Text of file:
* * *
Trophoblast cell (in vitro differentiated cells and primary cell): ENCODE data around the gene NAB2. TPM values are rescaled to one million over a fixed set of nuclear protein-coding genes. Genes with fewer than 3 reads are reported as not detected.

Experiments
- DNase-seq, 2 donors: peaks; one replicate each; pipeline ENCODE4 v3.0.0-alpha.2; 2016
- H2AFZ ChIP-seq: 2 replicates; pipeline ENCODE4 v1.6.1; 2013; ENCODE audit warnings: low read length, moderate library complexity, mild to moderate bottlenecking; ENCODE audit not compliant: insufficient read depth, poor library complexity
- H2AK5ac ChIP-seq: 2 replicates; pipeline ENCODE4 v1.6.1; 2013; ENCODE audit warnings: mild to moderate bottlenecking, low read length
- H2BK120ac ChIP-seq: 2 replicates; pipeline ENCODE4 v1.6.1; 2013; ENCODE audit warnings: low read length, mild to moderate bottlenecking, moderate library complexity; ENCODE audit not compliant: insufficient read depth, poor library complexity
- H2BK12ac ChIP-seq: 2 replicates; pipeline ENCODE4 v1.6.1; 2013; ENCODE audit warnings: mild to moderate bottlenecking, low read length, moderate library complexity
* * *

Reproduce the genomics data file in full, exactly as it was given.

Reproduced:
Trophoblast cell (in vitro differentiated cells and primary cell): ENCODE data around the gene NAB2. TPM values are rescaled to one million over a fixed set of nuclear protein-coding genes. Genes with fewer than 3 reads are reported as not detected.

Experiments
- DNase-seq, 2 donors: peaks; one replicate each; pipeline ENCODE4 v3.0.0-alpha.2; 2016
- H2AFZ ChIP-seq: 2 replicates; pipeline ENCODE4 v1.6.1; 2013; ENCODE audit warnings: low read length, moderate library complexity, mild to moderate bottlenecking; ENCODE audit not compliant: insufficient read depth, poor library complexity
- H2AK5ac ChIP-seq: 2 replicates; pipeline ENCODE4 v1.6.1; 2013; ENCODE audit warnings: mild to moderate bottlenecking, low read length
- H2BK120ac ChIP-seq: 2 replicates; pipeline ENCODE4 v1.6.1; 2013; ENCODE audit warnings: low read length, mild to moderate bottlenecking, moderate library complexity; ENCODE audit not compliant: insufficient read depth, poor library complexity
- H2BK12ac ChIP-seq: 2 replicates; pipeline ENCODE4 v1.6.1; 2013; ENCODE audit warnings: mild to moderate bottlenecking, low read length, moderate library complexity